He strolled through the town, nodding politely at those he passed, noting that it was the children who mostly waved and smiled at him. A few of the babies even giggled when he wiggled his fingers at them. Sadly, the adults took little notice of him, but he was used to that. Grown-ups really didn’t notice too much at all, did they? Modern lives were so busy it seemed. Still, it was nice to see everyone hustling and bustling down the street. Jacob chuckled at one mother, somehow expertly handling a dog, two little boys and a bag of groceries, all of which wanted to go in five different directions at once.
He thought about Mildred, again, and imagined her doing much the same thing. Although to be fair, she had always wanted a little girl and a little boy. But, even when they discovered that Jacob’s, well, “army” was a bit low in numbers, the idea of divorce never once entered into her head. Although, Jacob for a time did consider leaving, and letting her find a more suitable husband.
Thankfully, Mildred would have nothing to do with it. Jacob sighed, even now. How he would have missed her. Even through that dark time, when doubt and frustration seemed to be their only companions, Mildred had stayed with him.
Jacob turned down the street on the left, walked another few blocks until he came to the brick street with the park at the end. The farmer’s market would be set up there if he remembered correctly. He smiled and adjusted his hat against the afternoon sun, now sparkling against the sidewalk. It was truly amazing how much the weather could change in such a short amount of time. The cafe bordered the park, and Jacob looked for it’s little brown and white awning with a smile of anticipation. Sadly, the cafe sign told him that the place was closed for repairs. Still, they had set out some wrought iron table and chairs, which were perfect for someone with creaky old skin like him. Not for the first time, he wondered where he had put his cane. Perhaps he left it by the stairs again. Mildred was always warning him that his absentmindedness was going to be the death of him one of these days.
He sat and watched people as they walked by, their umbrellas closed and damp, still ready to stand guard against the next rainfall. He smiled warmly as a young lady with curly blond hair and wearing a white dress with bright pink roses almost floated by him. He watched as she laughed in the sunlight, and remembered that he had bought a similar dress- no that same dress, for her when they first got married. He remembered that she had laughed in much the same way when she unwrapped the gift box.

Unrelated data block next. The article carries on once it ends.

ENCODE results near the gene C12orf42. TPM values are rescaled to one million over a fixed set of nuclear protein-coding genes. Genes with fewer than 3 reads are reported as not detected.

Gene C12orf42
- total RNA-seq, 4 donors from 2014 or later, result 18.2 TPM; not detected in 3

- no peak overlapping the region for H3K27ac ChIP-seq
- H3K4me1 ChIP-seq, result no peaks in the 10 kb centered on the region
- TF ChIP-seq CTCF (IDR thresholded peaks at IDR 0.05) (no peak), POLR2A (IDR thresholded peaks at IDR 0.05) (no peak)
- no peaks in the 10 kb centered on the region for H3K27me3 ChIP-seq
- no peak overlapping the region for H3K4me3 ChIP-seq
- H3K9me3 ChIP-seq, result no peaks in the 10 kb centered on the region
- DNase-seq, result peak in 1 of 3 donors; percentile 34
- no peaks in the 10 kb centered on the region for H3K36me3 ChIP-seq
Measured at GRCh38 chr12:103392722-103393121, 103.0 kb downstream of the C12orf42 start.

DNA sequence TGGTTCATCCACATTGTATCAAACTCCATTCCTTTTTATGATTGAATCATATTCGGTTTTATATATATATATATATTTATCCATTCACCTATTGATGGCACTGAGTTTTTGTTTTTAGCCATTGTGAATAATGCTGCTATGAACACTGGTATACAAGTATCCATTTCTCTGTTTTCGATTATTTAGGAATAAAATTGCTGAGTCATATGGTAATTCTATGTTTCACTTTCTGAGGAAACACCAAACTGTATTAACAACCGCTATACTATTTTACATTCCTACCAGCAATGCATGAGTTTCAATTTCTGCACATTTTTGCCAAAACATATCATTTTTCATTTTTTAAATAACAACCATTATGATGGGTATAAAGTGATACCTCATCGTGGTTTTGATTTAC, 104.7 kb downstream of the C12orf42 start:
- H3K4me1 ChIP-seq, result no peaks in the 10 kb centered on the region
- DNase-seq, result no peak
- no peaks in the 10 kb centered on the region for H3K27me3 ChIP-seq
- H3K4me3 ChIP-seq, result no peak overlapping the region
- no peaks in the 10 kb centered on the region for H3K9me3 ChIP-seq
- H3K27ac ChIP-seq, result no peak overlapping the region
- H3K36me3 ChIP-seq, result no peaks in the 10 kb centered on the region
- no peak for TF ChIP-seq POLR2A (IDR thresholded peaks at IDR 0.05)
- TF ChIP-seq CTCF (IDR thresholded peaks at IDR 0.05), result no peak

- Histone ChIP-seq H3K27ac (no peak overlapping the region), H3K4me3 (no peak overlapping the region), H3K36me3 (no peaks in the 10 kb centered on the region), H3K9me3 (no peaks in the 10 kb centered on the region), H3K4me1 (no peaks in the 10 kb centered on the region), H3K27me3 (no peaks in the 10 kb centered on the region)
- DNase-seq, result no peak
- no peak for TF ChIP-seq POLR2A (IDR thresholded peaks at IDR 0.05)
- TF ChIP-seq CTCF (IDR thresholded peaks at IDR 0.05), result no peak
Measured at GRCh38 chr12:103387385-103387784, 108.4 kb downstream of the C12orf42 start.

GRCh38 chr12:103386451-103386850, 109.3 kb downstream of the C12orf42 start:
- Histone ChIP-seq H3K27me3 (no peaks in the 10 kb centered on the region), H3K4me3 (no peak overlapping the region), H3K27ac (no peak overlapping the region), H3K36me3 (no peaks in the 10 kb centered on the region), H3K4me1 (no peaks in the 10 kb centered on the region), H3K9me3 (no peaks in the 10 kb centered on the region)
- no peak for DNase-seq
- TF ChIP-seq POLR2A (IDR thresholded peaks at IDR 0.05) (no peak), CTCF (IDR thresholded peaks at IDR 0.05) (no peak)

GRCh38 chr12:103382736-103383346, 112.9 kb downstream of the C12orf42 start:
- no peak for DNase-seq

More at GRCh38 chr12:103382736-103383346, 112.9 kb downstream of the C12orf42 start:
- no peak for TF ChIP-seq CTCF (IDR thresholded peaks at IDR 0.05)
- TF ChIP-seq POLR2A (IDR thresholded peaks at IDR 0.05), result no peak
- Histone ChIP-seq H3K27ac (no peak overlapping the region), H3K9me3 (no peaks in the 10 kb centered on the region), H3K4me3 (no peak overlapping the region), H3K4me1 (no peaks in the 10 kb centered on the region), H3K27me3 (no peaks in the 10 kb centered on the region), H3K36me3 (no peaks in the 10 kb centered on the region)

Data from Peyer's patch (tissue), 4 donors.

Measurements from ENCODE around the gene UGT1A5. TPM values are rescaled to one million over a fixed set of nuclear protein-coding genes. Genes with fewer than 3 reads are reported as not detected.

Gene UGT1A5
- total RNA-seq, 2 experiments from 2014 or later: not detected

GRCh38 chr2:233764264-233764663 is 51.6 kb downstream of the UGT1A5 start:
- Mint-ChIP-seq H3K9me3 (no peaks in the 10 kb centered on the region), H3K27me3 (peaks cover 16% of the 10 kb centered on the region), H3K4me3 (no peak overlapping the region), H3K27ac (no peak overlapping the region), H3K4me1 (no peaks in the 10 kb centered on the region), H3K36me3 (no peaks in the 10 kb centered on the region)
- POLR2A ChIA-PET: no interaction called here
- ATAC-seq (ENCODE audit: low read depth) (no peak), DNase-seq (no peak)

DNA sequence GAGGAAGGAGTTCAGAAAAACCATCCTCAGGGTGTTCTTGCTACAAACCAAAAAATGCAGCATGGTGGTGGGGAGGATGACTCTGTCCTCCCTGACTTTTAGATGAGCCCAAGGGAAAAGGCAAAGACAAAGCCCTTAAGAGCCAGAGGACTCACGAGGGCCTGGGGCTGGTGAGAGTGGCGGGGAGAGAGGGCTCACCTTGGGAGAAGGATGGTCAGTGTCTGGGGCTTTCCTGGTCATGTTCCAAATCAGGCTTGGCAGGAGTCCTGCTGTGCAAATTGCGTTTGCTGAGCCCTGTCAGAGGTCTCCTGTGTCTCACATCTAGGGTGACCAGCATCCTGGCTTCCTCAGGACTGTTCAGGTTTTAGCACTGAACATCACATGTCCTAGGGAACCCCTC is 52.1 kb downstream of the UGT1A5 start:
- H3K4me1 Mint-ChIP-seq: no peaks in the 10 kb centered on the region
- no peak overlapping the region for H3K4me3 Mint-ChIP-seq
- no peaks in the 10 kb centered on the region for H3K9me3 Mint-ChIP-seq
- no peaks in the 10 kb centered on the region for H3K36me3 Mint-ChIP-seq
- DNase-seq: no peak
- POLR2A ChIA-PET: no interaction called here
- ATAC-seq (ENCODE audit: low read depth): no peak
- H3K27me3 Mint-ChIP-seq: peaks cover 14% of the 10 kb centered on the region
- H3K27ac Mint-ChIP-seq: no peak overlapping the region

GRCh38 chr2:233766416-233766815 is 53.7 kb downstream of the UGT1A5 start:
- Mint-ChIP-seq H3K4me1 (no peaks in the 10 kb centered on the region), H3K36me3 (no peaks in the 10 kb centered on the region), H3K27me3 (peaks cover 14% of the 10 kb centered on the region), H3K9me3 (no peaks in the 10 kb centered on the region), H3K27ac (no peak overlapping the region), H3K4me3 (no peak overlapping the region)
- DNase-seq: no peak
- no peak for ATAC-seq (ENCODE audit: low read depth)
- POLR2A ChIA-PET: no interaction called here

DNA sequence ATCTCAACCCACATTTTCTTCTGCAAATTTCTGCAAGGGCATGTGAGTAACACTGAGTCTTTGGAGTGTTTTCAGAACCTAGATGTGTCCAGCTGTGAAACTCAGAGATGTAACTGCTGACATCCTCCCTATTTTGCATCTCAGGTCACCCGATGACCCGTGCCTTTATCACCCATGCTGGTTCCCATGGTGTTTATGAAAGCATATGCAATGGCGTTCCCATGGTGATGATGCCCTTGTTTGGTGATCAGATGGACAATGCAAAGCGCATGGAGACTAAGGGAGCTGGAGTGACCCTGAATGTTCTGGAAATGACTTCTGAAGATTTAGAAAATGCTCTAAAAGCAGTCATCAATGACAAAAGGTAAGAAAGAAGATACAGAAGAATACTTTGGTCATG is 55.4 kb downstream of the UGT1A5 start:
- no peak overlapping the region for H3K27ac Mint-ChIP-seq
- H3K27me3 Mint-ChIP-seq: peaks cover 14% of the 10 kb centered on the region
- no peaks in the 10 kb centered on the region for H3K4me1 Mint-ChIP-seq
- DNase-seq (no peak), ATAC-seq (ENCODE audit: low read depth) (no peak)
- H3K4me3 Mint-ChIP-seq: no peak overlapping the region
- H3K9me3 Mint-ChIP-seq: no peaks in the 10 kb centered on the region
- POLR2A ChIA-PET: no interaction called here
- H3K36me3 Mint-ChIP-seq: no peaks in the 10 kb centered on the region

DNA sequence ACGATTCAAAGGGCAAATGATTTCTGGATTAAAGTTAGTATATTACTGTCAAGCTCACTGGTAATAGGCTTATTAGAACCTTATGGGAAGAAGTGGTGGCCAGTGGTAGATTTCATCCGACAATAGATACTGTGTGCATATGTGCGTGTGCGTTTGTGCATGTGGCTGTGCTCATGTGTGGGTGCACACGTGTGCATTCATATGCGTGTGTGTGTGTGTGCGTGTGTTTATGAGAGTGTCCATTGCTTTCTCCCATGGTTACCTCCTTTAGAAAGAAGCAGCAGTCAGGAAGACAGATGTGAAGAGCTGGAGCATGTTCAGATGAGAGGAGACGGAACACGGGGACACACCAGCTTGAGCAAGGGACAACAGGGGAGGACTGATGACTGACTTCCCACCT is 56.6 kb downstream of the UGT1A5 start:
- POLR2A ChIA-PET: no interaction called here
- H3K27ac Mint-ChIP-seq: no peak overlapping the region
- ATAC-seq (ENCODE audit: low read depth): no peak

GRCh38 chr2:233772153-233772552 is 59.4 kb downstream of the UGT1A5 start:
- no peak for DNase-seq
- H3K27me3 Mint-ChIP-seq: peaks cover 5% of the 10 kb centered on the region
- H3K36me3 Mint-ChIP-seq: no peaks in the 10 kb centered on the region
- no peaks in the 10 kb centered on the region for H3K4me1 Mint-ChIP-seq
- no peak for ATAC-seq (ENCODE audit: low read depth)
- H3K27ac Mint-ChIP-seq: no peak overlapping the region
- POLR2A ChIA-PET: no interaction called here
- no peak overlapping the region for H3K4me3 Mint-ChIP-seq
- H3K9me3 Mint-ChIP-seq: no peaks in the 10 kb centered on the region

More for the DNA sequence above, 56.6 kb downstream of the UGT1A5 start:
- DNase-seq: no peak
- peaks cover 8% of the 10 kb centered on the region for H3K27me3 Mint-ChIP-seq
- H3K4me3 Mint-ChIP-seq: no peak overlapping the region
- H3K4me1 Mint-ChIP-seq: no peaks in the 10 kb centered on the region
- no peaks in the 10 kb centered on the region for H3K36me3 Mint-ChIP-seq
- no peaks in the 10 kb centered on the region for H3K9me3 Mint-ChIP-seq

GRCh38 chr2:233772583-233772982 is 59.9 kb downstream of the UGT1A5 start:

“Jacob, what is this?” she asked as he handed over a large white gift box with a satin pink bow.
“Just thought you might like this,” he had answered her, nervously scratching his ear. He always did that at times like this.
“But it’s not my birthday, and our anniversary isn’t for another 3 months, so….”
“Mildred, never mind about all that!” he huffed. In a quieter tone he said “Just looked like something you would like, so I got it. That’s all.”
His last confession was lost on her, of course, as she opened the box. A look of amazement crossed over her face, and a slow smile began to spread, and tinkling laughter caught up in her throat as she lifted the dress high in the air to admire it.
“Oh Jacob!” she squealed as she stood with the dress it hand. “It’s beautiful! Thank you!” She alternated between hugging it to herself and spinning, and holding it out at arms length.
“So you like it?” he asked, wanting to get confirmation.
“Yes! Of course I do, you silly goof!” she said as she planted a kiss right on his lips. Jacob could feel the blood rush to his ears for a moment, but thankfully it quickly subsided. Mildred was drawing enough of a crowd, already. A few of them even clapped at the performance.
Jacob smiled as he remembered the exchange, and many others like it. He glanced over at the blond woman again. He supposed that it was true, what they said about fashion coming around full circle. The young girl even had Mildred’s hair style from back then. He had to admit, she did look rather nice in that dress.
With a shake of his head, he slowly got up from his seat and made his way to the farmer’s market. He wasn’t exactly hungry, but he knew that if he didn’t at least eat something, Mildred would never let him hear the end of it. He didn’t know how she would find out, but she always managed to do so. Perhaps it was Shane– was that the young man’s name?– who told her when he would come for visits.